The overwhelming message in your comments is PRONUNCIATIONS, so I've put that at the top of my work list. The Literary/Artistic style category is a go, too, and I've noted down some of the specific name suggestions. I'm happy to say that many of the requests (including new entries for names like Miley, Cohen, Harper and more) were already in the works. And quite a few of the requested items, including a Scandinavian name section, are already in the current edition!
One major suggestion won't make it in though, and I'd like to explain why. A few readers asked for name meanings and origins; several more said not to bother. As for me, I could bore you for hours with my thoughts on "meanings and origins," the stuff of traditional name dictionaries. For instance, I think it's a mistake to consider a name's linguistic origin to be its "meaning" at all. But delving into the history of names can be absolutely fascinating, so I'm not surprised that some readers miss that information in my book. I don't routinely include it for a couple of reasons.
First off, that material is already covered thoroughly and expertly in many other books. I've recommended the The Oxford Dictionary of First Names here before, and I'll add Cleveland Evans' Great Big Book of Baby Names as another excellent reference. Quality books like these devote a full paragraph to explaining the derivation and history of each name. Which brings me to point #2...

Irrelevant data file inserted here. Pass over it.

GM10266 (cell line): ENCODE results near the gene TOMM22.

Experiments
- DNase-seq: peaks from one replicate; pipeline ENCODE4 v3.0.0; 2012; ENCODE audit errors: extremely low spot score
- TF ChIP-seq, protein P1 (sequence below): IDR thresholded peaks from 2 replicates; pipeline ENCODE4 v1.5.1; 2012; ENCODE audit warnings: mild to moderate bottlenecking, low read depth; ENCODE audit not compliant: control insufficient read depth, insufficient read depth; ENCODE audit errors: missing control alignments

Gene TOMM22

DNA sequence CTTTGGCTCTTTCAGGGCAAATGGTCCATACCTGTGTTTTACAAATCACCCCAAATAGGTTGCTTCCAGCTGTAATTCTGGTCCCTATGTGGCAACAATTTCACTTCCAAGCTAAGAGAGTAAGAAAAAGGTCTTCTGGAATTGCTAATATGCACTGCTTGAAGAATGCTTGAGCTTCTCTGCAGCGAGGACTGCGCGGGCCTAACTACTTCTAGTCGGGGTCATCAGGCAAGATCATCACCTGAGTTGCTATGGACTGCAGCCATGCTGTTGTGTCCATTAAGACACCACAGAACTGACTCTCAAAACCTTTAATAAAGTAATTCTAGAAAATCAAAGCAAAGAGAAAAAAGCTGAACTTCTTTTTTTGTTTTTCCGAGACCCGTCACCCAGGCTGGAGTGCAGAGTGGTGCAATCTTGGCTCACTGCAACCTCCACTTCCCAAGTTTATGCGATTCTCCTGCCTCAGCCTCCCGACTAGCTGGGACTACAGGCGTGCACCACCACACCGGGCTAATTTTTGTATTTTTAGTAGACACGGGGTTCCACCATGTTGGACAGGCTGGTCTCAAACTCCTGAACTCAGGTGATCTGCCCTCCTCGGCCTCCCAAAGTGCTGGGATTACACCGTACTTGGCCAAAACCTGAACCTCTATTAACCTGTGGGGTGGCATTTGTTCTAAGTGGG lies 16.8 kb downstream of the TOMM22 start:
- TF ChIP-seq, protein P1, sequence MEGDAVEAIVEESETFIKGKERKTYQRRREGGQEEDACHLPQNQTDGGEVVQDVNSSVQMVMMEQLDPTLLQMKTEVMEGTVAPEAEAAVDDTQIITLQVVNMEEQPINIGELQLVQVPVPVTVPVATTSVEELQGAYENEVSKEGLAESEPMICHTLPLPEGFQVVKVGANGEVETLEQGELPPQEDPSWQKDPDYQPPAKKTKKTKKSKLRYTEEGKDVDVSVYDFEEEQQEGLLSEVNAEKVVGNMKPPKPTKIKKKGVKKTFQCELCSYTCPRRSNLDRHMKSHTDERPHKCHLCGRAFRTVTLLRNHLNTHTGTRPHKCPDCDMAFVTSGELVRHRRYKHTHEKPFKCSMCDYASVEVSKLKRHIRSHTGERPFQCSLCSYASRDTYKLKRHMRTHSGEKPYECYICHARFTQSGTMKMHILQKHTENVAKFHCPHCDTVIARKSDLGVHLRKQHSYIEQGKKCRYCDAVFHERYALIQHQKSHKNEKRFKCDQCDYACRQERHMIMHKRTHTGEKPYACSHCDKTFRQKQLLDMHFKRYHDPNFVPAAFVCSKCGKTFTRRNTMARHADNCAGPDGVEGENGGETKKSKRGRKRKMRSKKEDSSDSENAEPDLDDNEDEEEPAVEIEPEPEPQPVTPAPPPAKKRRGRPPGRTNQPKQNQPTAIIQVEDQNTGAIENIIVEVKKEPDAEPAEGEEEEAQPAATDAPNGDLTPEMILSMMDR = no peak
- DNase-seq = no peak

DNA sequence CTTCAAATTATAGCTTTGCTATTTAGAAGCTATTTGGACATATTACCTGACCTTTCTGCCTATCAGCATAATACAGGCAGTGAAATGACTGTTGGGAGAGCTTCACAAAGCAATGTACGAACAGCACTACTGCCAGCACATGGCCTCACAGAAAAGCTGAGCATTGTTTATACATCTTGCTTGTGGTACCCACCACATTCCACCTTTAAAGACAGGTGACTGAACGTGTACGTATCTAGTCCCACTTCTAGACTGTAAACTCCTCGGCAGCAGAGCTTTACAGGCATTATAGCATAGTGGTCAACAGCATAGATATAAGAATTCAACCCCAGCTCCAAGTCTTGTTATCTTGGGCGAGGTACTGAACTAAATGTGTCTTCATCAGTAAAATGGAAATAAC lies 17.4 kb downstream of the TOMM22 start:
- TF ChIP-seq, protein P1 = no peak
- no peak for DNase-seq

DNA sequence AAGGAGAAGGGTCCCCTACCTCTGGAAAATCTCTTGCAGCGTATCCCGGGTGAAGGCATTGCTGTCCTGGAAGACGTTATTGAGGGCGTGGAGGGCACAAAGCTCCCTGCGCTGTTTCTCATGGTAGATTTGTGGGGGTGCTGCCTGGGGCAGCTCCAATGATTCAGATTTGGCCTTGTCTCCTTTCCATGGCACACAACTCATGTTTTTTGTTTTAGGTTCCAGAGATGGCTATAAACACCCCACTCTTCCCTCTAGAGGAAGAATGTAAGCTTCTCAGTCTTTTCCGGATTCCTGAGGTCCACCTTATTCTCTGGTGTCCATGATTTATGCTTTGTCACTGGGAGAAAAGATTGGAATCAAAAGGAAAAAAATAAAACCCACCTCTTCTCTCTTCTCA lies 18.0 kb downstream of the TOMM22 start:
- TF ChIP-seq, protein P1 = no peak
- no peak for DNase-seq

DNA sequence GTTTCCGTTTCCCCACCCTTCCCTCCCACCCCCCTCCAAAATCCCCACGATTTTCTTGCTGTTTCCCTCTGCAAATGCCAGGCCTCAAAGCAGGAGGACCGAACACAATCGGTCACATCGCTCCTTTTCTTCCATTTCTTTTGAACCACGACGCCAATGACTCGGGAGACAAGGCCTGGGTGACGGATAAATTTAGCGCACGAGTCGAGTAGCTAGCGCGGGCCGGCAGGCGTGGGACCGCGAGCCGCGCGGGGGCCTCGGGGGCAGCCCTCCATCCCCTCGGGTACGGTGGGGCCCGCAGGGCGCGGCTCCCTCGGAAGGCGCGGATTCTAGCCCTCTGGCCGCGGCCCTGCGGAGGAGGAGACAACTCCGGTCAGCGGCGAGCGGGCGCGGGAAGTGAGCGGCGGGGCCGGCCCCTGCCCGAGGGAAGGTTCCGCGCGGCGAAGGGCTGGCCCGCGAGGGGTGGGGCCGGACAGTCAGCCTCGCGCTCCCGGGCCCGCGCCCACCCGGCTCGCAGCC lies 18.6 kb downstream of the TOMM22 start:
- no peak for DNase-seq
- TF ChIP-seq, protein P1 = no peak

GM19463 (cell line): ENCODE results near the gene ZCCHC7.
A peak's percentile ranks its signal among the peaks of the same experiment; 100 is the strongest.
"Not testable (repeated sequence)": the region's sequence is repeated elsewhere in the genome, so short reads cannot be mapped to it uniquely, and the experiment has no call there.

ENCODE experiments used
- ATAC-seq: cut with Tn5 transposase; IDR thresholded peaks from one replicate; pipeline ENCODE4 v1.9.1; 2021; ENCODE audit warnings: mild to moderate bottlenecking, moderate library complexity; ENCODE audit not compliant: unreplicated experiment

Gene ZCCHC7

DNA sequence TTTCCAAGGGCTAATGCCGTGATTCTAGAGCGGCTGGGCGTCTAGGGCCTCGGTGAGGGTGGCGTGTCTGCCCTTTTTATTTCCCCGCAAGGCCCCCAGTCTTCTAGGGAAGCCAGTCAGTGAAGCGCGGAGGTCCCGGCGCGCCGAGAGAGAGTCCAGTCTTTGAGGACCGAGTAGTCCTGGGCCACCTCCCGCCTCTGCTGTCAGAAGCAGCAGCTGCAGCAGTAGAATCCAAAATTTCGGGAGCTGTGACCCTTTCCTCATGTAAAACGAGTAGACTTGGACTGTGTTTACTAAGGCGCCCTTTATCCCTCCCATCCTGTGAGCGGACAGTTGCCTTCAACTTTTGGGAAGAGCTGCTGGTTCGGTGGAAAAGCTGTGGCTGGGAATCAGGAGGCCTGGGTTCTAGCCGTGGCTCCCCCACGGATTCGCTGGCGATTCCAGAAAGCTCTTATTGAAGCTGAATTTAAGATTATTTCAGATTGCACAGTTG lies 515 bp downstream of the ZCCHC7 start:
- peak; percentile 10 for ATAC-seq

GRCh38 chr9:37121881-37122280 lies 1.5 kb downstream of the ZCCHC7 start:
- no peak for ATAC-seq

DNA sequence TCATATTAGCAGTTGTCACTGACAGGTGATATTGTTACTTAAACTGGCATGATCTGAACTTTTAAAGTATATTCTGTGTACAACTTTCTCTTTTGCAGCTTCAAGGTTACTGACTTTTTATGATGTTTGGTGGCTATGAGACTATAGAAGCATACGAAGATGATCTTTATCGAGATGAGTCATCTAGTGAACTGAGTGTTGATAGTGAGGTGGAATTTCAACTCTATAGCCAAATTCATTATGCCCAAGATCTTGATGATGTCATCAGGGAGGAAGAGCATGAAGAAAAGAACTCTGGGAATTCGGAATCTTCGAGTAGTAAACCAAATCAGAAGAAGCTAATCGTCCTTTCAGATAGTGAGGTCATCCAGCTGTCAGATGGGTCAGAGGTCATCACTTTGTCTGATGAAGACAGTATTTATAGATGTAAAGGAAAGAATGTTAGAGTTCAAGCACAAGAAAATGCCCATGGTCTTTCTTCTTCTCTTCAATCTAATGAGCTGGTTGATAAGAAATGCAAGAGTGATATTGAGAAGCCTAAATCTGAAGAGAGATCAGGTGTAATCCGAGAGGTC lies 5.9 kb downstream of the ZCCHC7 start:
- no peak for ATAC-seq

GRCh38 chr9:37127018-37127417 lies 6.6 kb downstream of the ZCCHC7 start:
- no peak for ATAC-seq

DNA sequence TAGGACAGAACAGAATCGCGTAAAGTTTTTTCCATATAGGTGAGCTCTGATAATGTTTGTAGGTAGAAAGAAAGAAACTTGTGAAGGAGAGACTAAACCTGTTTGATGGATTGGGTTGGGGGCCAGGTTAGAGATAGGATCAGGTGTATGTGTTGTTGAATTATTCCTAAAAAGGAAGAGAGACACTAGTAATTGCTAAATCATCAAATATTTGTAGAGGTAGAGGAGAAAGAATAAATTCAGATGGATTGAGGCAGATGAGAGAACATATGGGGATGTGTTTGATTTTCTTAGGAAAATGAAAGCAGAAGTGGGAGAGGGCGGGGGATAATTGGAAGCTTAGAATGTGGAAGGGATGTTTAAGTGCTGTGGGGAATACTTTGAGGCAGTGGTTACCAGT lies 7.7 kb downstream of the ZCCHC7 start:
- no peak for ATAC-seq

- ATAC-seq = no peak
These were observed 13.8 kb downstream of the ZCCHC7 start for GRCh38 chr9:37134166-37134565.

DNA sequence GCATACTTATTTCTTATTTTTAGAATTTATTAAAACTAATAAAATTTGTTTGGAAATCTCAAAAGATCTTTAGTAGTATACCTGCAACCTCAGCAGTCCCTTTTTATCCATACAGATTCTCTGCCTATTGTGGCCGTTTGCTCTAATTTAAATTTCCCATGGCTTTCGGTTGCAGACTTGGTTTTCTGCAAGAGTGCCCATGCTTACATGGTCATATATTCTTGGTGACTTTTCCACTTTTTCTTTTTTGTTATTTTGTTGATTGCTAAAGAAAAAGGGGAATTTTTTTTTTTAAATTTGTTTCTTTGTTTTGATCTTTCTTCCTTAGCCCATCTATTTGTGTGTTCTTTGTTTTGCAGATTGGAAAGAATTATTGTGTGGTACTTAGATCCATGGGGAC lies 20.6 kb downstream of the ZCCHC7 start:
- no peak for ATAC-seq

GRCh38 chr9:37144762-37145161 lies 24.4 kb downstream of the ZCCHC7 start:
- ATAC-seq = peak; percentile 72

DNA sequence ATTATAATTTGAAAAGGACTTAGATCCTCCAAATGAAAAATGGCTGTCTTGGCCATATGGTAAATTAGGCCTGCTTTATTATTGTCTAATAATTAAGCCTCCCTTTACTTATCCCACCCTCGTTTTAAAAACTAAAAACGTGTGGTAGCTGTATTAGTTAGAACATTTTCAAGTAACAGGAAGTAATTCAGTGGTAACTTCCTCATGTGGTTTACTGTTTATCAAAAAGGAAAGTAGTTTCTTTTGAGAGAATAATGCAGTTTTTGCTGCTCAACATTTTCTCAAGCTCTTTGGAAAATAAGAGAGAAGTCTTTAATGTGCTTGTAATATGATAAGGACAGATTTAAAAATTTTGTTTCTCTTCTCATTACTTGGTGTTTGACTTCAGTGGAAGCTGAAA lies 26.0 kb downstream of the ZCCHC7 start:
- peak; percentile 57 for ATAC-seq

...it would mean adding the equivalent of a whole extra book! And BNW is already two books to start with. Never noticed that? Open the book some time and check out how teensy-weensy the print is in the name snapshots. Or how the name lists in the style sections are printed in five single-spaced columns, compared to the typical two double-spaced. Basically, each half of BNW is a book in itself. It took a heroic effort on the book designer's part to squeeze my mega-manuscript into an affordable-sized volume. (And now they have to find room for pronunciations!)
My approach to name origins has always been to describe them when they're particularly noteworthy or when they're relevant to a name's appeal. I'll expand on that somewhat for the 2nd edition, but etymology buffs will still want a good dictionary at hand, too.
And a final note to the readers who found the book's binding to be its weakest feature, literally. Yep, at least one early print run had glue that didn't bear up well under the constant flip-flip-flipping that The Baby Name Wizard endures. My apologies. From what I've heard later printings upgraded the glue, so with any luck the 2nd edition will be a book you can love without loving it to death.
What new names would you like to see added for BNW 2? What styles would you like to see expanded? Are there gaps in the style categories -- for instance, would a "Literary/Artistic" category be worthwhile? Should I incude more pronunciation guidance? Etc.
If you've ever found yourself talking back to the book, here's your chance to talk back to the author instead. Post suggestions here! I'm all ears, and I really want to make the next edition as useful as it can possibly be.